This story is enough to raise the hair on the back of your neck and make alarmists out of the most reasonably minded among us.
A twelve year old boy in South Florida has contracted primary amebic meningoencephalitis, or PAM, the same disease an Arkansas teen continues to fight at Children’s Hospital in Little Rock.
Zachary Reyna was exposed to the organism that causes the deadly infection while playing in a channel with friends. The havoc wreaking culprit, Naegleria fowleri, is an amoeba found in fresh, warm and shallow water.
Arkansan Kali Hardig came down with the infection after an outing at a water park that was fed with lake water in mid to late July. Since 1962, only 120 people have been diagnosed; just one survived. However, Kali is continuing to recover; her physicians were granted permission by the Centers for Disease Control to use a German cancer drug that has not yet been approved by the FDA here in the US. There have been no published reports on whether or not Zachary will receive the same treatment.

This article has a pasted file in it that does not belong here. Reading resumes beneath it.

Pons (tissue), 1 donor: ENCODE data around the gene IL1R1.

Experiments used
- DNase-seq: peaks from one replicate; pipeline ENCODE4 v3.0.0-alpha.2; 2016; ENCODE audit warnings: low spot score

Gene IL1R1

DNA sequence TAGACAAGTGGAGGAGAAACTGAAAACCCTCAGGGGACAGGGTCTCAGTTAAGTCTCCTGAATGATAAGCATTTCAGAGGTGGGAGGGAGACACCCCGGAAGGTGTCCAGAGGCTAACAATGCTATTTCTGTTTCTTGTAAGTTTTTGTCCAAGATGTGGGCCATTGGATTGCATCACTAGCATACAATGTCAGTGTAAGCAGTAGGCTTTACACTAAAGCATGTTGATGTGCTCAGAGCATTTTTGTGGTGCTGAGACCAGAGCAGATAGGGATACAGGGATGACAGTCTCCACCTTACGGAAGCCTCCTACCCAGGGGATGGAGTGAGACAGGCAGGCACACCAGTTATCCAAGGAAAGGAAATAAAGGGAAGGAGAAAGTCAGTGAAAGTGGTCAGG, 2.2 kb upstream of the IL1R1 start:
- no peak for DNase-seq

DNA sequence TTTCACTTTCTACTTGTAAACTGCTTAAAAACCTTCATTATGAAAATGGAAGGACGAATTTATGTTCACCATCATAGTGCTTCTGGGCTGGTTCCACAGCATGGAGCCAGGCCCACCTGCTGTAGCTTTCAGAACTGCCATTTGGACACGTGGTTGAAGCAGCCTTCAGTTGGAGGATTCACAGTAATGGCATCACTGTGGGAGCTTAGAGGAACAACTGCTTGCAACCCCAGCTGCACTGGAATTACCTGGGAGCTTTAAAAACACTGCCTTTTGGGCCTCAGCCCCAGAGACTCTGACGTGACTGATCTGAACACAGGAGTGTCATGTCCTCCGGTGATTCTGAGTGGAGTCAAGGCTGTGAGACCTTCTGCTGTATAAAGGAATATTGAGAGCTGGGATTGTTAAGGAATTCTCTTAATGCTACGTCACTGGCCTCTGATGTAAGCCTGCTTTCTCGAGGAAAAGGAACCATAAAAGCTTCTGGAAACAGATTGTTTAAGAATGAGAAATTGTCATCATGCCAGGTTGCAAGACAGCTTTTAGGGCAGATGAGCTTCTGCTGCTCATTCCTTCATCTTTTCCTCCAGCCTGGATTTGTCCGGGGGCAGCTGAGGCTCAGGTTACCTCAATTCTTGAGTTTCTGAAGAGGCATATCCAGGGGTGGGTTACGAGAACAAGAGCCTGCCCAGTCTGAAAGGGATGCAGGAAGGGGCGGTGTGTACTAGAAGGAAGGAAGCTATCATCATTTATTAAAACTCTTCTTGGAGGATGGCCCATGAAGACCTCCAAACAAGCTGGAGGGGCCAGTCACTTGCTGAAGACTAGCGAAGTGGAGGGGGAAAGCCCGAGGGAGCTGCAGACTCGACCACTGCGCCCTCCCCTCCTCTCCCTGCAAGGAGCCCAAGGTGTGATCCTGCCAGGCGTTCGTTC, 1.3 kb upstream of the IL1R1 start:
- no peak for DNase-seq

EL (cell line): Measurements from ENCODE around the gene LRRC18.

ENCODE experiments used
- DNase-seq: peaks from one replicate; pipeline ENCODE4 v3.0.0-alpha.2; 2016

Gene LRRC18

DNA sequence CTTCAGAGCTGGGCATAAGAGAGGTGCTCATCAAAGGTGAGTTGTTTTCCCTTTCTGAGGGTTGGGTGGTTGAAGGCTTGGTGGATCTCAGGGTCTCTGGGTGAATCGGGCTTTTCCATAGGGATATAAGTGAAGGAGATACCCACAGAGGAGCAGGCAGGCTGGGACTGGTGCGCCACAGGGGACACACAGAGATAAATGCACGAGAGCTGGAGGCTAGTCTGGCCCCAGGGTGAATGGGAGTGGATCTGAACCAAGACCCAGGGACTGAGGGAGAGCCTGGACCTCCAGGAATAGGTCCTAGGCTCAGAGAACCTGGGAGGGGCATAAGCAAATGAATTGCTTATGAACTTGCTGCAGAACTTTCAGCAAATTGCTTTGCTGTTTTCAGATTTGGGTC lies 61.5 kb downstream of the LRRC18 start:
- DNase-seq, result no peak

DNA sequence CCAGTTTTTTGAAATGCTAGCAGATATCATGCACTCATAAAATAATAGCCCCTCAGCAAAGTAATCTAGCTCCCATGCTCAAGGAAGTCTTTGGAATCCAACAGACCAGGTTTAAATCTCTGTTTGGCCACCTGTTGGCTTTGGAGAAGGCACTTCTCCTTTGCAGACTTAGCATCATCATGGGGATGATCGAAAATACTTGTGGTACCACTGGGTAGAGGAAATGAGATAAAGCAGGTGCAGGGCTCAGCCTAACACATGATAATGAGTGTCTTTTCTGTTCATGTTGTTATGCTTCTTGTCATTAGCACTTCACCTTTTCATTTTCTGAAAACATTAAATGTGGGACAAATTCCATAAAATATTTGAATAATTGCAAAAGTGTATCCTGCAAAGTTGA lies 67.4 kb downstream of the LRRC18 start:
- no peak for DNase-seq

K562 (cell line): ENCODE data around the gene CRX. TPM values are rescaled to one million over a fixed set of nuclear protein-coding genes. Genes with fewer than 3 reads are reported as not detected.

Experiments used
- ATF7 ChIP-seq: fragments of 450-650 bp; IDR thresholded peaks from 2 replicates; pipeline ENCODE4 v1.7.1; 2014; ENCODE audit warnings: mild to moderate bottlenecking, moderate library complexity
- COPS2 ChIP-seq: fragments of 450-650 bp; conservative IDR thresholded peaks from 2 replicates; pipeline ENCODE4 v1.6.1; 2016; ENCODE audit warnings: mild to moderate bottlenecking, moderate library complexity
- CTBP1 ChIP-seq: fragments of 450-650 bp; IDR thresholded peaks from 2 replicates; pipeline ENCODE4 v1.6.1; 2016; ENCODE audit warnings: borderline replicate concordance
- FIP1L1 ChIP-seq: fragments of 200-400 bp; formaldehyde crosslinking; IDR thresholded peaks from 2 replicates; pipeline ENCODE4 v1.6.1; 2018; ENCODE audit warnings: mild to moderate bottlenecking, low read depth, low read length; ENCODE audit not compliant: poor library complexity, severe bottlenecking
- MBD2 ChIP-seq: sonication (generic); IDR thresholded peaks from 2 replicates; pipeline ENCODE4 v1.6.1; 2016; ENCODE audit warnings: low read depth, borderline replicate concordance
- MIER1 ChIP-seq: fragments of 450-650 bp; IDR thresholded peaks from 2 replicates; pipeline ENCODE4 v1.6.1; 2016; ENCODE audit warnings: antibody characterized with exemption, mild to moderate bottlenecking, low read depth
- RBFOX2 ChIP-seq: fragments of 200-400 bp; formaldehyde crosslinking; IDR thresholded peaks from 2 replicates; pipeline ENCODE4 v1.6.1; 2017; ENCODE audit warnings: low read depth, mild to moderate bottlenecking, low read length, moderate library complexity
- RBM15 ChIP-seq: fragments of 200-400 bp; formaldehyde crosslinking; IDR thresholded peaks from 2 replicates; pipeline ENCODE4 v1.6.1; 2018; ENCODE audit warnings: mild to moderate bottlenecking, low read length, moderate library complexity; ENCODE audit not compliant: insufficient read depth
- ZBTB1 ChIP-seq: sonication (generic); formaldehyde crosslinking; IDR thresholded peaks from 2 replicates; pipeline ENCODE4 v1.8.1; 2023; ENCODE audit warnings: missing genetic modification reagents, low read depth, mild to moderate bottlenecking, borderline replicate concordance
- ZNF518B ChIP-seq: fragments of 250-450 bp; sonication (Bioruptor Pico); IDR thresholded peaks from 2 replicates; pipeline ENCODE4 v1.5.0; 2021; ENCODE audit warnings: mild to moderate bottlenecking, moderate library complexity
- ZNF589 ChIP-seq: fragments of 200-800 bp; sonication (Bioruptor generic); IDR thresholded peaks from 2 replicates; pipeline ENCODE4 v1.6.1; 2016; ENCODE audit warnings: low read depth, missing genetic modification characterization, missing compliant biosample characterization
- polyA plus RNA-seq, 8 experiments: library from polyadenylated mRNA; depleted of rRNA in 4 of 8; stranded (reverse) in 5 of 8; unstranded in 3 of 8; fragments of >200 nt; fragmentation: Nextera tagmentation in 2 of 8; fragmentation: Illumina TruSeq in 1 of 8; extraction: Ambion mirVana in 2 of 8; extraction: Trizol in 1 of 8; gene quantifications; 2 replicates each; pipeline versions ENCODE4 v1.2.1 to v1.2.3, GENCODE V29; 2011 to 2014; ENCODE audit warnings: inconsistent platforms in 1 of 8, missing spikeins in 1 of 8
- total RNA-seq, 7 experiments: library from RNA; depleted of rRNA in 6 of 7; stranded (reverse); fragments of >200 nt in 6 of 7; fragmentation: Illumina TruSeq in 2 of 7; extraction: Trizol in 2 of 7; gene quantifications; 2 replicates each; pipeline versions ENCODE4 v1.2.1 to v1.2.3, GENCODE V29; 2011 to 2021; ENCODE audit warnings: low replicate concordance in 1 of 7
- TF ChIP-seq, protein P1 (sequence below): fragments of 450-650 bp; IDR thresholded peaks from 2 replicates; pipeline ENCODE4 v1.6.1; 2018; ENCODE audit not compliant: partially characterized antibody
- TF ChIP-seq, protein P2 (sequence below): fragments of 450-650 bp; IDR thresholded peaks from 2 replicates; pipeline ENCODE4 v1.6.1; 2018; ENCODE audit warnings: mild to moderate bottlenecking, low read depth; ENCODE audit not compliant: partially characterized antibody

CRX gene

PAM is extremely rare and health officials don’t know why only a very few individuals contract PAM while hundreds of thousands are exposed to Naegleria fowleri. The organism travels up the nose to the brain, where the illness – one that destroys the brain in short order–is born and fed.
As a precaution, officials recommend that swimmers avoid kicking up sediment (where the amoeba thrives) while in warm fresh water, especially when temperatures are at their highest.
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